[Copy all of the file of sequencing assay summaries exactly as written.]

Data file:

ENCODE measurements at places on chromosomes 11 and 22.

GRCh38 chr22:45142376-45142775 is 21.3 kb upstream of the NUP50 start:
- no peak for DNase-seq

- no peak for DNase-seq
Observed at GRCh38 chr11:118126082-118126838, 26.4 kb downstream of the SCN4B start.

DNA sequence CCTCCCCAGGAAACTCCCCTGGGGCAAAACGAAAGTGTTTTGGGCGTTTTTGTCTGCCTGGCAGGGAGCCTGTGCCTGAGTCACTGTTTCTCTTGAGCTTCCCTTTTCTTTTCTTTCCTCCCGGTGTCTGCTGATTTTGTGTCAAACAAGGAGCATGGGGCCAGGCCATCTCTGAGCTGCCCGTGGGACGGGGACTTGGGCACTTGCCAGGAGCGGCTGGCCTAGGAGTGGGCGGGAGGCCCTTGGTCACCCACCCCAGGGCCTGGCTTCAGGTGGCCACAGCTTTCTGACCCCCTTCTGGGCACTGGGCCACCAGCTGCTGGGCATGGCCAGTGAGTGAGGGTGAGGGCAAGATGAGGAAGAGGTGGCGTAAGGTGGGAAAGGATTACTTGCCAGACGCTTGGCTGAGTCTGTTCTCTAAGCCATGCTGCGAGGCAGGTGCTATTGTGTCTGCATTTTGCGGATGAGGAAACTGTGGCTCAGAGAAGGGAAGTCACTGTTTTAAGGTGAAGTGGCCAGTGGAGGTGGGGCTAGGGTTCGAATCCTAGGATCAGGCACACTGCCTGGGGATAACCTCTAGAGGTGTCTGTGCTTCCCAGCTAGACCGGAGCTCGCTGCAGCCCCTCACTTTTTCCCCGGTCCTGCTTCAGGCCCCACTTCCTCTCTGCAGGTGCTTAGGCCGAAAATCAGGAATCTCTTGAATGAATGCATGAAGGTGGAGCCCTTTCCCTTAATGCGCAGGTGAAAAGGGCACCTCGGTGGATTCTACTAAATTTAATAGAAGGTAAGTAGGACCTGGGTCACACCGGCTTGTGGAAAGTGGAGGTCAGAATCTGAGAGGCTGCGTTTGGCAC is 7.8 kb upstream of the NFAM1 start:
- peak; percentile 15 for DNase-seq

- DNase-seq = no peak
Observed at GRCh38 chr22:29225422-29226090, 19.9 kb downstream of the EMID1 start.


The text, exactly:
ENCODE measurements at places on chromosomes 11 and 22.

GRCh38 chr22:45142376-45142775 is 21.3 kb upstream of the NUP50 start:
- no peak for DNase-seq

- no peak for DNase-seq
Observed at GRCh38 chr11:118126082-118126838, 26.4 kb downstream of the SCN4B start.

DNA sequence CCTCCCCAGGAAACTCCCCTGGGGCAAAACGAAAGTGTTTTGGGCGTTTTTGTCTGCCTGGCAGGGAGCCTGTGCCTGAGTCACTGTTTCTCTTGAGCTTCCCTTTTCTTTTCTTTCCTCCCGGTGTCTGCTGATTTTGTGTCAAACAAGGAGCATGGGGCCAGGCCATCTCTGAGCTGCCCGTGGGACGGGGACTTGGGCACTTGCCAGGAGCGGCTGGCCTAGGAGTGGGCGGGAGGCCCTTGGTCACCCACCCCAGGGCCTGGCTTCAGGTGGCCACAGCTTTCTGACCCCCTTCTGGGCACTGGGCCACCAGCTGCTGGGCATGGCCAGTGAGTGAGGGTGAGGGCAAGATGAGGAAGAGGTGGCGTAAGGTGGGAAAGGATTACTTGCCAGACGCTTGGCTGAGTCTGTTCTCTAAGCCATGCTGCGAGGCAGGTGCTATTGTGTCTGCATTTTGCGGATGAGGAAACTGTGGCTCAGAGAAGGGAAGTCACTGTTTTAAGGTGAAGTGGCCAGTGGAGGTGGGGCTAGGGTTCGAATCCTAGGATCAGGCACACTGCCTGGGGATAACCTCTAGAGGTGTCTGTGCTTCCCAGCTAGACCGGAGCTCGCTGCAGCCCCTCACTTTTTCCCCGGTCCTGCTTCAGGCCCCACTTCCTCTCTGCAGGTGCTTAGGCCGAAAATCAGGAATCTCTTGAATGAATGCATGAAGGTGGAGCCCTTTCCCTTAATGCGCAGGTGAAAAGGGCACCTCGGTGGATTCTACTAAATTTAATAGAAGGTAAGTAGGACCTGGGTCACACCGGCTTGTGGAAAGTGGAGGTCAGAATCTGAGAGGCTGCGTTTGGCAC is 7.8 kb upstream of the NFAM1 start:
- peak; percentile 15 for DNase-seq

- DNase-seq = no peak
Observed at GRCh38 chr22:29225422-29226090, 19.9 kb downstream of the EMID1 start.